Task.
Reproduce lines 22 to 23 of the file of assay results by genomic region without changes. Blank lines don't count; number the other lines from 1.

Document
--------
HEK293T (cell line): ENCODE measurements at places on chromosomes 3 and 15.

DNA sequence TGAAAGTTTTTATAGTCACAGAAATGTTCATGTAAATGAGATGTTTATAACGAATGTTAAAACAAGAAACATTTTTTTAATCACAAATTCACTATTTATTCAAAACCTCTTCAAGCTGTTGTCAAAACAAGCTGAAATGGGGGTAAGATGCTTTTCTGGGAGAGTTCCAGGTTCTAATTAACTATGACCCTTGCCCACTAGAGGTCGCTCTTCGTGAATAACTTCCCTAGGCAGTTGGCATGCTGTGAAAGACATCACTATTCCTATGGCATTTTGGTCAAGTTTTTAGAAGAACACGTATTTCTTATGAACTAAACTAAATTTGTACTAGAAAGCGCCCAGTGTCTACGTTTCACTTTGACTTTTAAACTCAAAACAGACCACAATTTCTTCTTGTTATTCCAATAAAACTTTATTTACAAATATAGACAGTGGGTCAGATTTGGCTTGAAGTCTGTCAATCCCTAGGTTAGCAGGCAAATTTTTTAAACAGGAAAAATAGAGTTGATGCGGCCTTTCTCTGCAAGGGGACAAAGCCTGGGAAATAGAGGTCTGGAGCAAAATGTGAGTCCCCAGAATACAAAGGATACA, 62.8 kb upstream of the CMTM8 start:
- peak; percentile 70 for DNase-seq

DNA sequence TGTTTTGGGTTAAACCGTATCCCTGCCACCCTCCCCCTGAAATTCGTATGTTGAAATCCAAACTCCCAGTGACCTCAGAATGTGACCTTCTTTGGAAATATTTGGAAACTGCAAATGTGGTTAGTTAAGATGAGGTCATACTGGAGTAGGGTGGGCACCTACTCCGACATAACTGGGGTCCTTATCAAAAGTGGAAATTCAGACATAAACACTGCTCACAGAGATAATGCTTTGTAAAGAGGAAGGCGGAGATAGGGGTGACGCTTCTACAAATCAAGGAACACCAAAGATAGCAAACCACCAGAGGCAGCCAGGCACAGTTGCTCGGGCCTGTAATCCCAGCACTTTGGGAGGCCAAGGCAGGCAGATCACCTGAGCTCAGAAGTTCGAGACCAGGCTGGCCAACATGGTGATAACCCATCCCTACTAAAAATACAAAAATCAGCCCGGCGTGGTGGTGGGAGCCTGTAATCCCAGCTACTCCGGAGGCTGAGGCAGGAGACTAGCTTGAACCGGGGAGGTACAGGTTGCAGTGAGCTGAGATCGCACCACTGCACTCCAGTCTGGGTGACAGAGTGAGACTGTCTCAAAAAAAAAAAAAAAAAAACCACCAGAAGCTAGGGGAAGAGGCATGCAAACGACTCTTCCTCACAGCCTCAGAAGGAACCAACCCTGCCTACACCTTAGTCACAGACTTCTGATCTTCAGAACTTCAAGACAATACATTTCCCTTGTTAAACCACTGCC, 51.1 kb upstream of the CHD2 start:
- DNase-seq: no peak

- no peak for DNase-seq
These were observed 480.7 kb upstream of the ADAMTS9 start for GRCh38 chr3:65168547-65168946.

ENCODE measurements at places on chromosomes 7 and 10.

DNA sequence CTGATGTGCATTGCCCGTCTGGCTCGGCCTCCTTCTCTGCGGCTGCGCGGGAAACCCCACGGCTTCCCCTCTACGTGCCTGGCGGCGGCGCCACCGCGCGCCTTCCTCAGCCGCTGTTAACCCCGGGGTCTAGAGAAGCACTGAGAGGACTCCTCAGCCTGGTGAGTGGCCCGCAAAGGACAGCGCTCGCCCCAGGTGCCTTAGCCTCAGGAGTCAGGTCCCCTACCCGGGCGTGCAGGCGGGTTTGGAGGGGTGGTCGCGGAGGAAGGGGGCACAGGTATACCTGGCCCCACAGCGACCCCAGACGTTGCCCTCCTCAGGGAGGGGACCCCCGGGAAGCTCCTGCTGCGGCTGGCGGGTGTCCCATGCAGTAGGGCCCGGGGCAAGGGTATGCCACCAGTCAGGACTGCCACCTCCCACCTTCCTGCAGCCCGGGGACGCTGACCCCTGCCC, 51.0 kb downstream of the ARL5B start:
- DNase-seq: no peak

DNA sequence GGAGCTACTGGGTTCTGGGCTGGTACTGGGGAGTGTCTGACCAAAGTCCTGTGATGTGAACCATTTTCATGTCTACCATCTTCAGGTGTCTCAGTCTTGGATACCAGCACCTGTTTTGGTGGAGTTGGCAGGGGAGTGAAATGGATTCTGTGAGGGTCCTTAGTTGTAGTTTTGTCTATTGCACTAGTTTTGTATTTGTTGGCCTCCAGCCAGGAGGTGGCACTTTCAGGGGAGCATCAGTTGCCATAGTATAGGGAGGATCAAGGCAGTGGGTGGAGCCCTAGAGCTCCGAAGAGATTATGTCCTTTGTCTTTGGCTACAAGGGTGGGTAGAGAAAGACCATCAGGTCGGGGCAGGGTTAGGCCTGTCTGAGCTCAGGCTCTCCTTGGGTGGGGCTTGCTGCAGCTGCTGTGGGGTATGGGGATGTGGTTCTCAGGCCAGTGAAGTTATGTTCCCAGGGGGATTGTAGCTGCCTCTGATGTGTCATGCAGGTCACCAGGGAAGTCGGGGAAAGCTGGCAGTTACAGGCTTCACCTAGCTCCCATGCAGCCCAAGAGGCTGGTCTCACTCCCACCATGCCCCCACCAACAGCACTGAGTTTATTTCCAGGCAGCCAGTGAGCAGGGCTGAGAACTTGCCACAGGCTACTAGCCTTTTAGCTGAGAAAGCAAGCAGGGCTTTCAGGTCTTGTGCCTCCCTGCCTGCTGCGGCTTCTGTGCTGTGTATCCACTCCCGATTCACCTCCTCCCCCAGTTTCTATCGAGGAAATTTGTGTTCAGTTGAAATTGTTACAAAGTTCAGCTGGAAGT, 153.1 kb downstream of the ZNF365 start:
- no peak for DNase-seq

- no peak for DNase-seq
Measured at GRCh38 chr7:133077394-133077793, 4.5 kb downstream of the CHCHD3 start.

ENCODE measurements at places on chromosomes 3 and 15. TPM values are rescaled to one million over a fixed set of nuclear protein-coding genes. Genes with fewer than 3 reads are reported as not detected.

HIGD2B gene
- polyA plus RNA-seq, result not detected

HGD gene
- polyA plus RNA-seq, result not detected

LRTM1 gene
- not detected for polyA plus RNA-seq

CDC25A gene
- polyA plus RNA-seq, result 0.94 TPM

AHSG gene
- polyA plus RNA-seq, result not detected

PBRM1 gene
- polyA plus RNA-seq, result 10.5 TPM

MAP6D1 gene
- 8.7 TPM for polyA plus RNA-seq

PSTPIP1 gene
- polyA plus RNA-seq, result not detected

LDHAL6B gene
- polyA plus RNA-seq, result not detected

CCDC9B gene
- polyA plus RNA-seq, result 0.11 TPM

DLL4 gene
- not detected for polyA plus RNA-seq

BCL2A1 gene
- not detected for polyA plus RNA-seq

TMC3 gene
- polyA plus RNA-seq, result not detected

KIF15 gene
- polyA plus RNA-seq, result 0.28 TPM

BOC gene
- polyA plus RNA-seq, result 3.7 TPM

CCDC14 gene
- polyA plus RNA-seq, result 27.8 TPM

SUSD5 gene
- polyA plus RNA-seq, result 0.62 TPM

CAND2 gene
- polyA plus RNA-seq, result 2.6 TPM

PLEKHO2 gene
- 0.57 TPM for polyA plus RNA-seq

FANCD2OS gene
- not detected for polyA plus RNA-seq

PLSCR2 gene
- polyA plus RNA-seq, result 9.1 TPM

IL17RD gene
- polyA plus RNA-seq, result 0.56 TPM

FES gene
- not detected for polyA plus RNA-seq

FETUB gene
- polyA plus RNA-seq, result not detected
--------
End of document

CDC25A gene
- polyA plus RNA-seq, result 0.94 TPM